Taxing and Untaxing Land
This article was originally published in State Tax Notes, a journal by Tax Analysts, on September 5, 2005.
The debate over appropriate property tax treatment of farmland touches on many complex issues: equitable distribution of the tax burden; assistance to family farmers in difficult financial straits; promotion of agriculture as a source of production, a landscape amenity, and a way of life; and land use planning to avoid sprawl and protect open space.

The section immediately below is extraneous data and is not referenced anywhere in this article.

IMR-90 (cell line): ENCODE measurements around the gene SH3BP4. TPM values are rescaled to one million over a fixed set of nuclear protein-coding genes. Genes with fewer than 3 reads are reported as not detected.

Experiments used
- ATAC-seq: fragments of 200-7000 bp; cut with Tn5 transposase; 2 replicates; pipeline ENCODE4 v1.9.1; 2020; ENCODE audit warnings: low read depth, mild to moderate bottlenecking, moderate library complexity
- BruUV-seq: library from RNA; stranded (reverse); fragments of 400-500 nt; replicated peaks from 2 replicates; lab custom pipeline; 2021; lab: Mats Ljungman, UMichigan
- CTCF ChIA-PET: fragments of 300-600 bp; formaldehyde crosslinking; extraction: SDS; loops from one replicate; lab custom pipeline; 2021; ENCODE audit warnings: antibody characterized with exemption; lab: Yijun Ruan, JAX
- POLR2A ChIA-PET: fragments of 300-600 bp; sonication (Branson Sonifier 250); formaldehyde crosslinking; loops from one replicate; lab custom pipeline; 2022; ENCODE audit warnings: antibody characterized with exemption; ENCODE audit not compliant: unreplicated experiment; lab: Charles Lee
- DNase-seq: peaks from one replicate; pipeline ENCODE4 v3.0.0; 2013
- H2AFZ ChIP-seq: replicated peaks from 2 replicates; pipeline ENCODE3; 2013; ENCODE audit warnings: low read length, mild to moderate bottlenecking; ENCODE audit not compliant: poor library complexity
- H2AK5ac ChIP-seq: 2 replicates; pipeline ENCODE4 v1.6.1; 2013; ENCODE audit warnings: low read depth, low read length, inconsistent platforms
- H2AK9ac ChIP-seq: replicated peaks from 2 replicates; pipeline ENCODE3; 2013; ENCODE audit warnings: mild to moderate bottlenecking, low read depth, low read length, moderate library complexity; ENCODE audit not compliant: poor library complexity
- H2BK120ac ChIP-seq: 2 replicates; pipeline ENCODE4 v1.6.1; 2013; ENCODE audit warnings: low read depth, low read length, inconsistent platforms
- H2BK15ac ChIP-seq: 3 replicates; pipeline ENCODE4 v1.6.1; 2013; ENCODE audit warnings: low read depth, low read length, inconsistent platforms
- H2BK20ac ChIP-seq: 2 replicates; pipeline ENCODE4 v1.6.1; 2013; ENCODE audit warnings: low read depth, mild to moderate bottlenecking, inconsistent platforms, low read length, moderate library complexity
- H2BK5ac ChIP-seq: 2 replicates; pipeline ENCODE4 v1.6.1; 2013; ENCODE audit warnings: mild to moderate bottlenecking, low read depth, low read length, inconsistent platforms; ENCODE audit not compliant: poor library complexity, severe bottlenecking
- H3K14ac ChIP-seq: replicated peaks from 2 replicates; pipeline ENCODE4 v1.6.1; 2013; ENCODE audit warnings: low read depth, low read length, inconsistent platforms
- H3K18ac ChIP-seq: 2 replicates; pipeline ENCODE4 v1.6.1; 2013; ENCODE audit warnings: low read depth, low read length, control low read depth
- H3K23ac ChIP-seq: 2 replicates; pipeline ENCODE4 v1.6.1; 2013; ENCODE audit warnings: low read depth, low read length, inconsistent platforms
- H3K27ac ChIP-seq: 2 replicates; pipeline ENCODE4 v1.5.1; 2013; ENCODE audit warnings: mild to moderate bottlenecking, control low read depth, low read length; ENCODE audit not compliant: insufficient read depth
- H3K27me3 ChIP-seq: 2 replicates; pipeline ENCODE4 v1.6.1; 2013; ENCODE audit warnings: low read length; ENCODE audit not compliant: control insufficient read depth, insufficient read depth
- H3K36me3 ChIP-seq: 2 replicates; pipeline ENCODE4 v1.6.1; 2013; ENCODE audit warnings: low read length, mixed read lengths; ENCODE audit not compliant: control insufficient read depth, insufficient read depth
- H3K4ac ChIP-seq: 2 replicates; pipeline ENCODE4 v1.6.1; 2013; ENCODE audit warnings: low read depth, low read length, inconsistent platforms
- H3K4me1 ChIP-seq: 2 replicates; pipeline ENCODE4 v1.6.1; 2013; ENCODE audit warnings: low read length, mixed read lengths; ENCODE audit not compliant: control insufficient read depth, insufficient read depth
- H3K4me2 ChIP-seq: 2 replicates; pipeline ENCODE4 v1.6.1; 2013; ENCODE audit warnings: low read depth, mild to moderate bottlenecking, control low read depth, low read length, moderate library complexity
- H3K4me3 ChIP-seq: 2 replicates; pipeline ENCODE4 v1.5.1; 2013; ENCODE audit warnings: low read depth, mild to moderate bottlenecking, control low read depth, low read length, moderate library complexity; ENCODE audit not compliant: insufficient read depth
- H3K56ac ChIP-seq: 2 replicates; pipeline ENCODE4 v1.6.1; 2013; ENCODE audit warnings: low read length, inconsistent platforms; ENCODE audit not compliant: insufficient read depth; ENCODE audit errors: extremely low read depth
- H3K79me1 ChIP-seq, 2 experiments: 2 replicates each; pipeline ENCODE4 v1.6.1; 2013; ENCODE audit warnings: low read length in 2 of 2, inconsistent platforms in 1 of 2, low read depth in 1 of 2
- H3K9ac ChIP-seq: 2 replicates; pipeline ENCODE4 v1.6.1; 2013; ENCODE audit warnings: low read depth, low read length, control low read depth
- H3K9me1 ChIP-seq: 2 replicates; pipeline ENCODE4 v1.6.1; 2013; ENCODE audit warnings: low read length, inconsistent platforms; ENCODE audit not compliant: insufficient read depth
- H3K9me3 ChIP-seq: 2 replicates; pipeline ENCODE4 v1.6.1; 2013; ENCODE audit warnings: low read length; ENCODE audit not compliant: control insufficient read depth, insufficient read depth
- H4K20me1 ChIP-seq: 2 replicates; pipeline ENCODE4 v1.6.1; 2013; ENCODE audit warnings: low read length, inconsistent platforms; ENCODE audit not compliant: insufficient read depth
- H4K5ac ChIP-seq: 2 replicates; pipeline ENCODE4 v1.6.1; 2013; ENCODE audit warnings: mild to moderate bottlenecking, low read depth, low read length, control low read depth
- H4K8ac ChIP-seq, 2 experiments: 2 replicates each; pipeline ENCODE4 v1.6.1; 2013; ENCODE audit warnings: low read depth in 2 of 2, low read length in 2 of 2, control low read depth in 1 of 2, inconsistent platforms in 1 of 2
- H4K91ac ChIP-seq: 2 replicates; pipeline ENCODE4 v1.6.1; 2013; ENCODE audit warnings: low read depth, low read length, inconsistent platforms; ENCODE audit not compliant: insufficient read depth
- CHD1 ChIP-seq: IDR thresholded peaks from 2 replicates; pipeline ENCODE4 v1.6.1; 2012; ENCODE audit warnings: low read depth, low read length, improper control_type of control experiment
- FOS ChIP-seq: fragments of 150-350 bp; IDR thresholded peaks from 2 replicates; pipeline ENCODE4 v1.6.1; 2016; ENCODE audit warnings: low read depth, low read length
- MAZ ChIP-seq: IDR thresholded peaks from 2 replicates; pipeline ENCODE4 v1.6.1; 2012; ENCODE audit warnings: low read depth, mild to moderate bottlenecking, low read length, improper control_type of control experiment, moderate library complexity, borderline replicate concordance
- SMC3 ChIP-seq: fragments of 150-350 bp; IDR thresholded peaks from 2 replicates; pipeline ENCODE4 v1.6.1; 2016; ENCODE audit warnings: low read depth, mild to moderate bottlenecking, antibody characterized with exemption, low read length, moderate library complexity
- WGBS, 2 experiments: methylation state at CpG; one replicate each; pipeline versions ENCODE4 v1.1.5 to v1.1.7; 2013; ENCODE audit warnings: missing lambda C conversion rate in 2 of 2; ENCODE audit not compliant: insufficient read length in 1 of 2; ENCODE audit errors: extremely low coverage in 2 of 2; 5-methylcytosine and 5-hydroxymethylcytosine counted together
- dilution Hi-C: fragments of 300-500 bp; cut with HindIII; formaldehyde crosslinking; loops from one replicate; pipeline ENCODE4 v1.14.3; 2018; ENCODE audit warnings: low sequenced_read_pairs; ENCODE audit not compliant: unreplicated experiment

Because those goals sometimes conflict, tax and land policies addressing them often have contradictory elements as well. There is also much uncertainty as to whether specific policies, such as preferential property taxes, actually help achieve larger goals, such as long-term preservation of farmland.
Nearly a half-century of experience with agricultural taxes based on use value rather than market value provides a vantage point from which to consider these controversies. Wisconsin, the most recent state to adopt use value taxation, offers some particularly provocative lessons in this regard.